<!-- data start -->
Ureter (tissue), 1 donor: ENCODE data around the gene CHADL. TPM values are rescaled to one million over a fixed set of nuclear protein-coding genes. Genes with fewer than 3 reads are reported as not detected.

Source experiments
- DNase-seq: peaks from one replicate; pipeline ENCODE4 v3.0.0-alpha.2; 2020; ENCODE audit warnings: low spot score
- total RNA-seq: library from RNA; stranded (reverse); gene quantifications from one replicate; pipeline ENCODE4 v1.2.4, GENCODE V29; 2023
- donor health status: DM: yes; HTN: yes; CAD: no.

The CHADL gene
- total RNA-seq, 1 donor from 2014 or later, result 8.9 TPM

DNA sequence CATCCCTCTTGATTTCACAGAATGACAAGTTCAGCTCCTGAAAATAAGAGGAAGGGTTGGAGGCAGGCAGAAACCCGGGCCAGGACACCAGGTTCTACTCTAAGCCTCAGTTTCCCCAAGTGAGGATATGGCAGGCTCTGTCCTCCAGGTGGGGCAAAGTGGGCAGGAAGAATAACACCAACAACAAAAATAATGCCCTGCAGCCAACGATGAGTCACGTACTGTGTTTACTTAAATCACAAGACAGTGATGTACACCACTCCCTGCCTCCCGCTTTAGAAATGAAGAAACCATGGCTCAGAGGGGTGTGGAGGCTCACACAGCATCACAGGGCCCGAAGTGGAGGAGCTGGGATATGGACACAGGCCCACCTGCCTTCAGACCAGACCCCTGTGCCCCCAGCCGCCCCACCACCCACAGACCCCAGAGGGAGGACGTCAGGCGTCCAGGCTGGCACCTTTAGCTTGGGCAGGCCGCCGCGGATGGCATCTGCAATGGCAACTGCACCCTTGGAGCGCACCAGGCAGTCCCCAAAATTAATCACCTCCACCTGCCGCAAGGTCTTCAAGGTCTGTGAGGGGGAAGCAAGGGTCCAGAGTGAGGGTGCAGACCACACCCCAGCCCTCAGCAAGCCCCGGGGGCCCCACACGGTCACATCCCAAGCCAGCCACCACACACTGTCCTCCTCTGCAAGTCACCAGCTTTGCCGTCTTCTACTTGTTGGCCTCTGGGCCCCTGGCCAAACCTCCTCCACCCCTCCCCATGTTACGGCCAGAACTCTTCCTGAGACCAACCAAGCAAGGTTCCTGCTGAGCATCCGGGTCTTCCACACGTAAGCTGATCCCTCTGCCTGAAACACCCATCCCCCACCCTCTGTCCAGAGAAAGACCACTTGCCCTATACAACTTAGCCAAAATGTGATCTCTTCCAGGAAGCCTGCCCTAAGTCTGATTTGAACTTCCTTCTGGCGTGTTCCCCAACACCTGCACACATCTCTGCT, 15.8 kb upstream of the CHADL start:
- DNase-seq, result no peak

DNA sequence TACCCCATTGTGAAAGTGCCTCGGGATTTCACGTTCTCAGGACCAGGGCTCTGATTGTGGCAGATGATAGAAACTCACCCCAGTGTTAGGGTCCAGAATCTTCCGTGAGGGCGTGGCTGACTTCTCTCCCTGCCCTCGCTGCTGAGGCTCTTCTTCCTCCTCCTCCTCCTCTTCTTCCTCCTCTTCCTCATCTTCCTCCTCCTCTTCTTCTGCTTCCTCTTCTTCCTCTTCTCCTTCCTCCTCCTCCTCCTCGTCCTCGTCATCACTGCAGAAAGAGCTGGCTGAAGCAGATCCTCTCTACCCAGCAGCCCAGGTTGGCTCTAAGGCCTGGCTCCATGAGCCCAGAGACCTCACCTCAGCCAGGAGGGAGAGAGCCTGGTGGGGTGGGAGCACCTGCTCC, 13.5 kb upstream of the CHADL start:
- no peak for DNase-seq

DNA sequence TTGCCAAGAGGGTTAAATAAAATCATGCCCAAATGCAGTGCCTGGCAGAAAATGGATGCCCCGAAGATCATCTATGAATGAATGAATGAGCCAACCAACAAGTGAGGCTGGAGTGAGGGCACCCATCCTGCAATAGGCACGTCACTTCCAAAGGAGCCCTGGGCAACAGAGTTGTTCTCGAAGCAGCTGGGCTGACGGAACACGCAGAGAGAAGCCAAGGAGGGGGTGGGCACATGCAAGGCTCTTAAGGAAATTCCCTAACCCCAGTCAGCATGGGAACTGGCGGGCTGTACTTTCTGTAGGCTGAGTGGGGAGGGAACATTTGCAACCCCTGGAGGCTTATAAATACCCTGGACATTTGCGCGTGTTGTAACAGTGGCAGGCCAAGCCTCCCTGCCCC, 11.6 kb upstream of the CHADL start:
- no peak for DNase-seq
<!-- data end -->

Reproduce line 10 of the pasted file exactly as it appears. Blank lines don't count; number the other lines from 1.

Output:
DNA sequence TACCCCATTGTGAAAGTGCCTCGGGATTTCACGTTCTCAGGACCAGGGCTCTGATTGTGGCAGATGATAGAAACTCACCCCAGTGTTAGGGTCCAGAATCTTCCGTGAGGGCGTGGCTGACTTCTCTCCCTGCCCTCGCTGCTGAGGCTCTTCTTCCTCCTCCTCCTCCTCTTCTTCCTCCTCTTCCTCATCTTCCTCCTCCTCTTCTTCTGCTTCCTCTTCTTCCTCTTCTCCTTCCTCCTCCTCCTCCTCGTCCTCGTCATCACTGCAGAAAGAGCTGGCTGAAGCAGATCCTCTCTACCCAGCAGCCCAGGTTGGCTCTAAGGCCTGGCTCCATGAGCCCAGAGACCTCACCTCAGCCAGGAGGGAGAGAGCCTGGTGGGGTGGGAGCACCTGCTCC, 13.5 kb upstream of the CHADL start: